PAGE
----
Arthur ‘Nat’ Gould, a fighter pilot in WWII, experienced a remarkable series of campaigns. He served in squadrons in the United Kingdom, in Russia, at the Battle of Milne Bay and finally in the Royal Navy Fleet Air Arm. Nat’s stories of the dangers and triumphs of wartime flying are compelling.
I was about 14 or 15 and I used to go to Archerfield Aerodrome. I’d ride my bicycle out there and peer over the fence and watch them all… they had Gypsy Moths. I remember there was a wonderful aeroplane there… it was a rotary engine plane. The cylinders all went round, the whole engine went round, the propeller was fastened onto the cylinders, a most astonishing thing. Mum and Dad were immigrants. Dad worked for Queensland Railways. It was in the Depression years when I was growing up. There were five children. I had two elder sisters and two younger brothers. We weren’t poor, we weren’t desperate, but there was no way they could pay money for me to learn to fly… I used to go round the paddocks in Ashford where we lived, collecting cow manure, which I used to sell to the local gardeners, one and six a bag. Also I’d get up early and go and get mushrooms which we’d sell to the local pubs. I can’t remember how much we got for those. When I got 10 shillings or 15 shillings, on my bike out to the airport and got myself a half hour of flying. In fact it was such a success that by the time I was 17, I got a pilot’s license, just on cow manure and mushrooms.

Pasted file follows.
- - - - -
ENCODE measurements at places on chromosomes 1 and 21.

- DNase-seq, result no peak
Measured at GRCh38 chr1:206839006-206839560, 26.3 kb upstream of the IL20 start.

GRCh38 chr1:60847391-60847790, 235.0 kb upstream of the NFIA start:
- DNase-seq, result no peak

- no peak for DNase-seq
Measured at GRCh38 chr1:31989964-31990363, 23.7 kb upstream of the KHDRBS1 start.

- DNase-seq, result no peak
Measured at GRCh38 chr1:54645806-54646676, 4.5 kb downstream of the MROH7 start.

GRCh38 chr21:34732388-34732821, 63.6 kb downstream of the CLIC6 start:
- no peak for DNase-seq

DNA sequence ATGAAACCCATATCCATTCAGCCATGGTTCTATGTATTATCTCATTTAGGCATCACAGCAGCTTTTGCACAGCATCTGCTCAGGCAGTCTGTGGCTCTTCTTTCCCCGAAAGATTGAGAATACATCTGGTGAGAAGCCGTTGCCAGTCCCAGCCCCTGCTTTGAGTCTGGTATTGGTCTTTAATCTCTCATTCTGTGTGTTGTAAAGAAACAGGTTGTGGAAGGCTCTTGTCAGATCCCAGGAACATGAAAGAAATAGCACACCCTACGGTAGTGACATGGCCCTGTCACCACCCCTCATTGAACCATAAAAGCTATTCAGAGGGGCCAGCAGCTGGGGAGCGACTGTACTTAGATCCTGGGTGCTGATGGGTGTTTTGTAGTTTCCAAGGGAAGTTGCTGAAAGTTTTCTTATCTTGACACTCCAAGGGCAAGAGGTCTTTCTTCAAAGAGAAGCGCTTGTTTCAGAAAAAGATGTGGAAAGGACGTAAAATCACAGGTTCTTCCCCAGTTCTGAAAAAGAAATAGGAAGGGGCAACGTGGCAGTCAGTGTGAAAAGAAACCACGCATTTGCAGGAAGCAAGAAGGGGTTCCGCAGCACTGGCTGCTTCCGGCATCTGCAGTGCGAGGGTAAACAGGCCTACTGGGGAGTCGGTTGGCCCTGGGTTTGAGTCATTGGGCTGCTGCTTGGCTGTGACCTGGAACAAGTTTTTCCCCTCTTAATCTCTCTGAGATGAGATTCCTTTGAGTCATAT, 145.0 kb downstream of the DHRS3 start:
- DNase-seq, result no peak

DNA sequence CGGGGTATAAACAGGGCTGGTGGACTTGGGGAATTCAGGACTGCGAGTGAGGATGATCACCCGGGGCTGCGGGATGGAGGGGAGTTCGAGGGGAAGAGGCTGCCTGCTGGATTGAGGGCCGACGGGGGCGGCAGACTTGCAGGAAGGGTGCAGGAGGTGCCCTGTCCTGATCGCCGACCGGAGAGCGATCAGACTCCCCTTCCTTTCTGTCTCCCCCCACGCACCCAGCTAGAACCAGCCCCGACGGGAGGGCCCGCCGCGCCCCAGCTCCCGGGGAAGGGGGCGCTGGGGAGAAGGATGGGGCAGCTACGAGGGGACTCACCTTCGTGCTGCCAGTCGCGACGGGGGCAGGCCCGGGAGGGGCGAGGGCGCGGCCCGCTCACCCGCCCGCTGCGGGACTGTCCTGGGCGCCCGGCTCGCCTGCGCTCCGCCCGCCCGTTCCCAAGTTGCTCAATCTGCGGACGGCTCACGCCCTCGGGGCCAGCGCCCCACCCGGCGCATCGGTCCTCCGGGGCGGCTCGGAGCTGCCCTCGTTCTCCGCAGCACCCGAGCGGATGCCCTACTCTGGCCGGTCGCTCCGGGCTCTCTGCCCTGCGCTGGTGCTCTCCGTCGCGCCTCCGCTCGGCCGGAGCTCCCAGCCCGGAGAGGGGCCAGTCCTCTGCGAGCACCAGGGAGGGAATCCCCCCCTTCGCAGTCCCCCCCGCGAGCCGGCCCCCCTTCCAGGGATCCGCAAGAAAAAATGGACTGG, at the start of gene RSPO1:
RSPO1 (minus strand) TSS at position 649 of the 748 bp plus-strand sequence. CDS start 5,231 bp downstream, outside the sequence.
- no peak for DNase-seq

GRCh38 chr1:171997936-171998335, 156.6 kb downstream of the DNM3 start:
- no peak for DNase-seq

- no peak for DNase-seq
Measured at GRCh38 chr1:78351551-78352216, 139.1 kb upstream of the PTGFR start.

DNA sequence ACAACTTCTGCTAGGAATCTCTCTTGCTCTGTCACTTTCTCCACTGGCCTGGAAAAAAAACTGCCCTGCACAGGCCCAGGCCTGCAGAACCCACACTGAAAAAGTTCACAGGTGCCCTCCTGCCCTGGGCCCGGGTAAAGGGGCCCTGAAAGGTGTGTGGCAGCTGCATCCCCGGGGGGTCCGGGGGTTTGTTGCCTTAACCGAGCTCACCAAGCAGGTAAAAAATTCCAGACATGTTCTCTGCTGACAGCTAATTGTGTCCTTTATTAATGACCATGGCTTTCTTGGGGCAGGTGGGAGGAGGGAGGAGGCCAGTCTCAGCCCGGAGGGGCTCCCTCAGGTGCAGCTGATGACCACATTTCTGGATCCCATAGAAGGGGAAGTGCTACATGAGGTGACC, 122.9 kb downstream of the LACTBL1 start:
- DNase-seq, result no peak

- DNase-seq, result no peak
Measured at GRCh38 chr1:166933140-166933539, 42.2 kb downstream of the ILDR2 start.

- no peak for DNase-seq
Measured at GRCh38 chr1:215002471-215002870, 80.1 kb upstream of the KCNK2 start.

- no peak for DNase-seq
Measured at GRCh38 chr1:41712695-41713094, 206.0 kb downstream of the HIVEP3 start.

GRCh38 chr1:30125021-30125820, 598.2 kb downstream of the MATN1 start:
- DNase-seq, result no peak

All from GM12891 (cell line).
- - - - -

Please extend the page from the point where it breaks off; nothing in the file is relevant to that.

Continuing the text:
WELCOME TO THE AUSTRALIANS AT WAR FILM ARCHIVE
12,000 hours of interviews about Australia’s wartime history.
2,005 interviews, 1,000,000 stories.
Told by the people who lived them.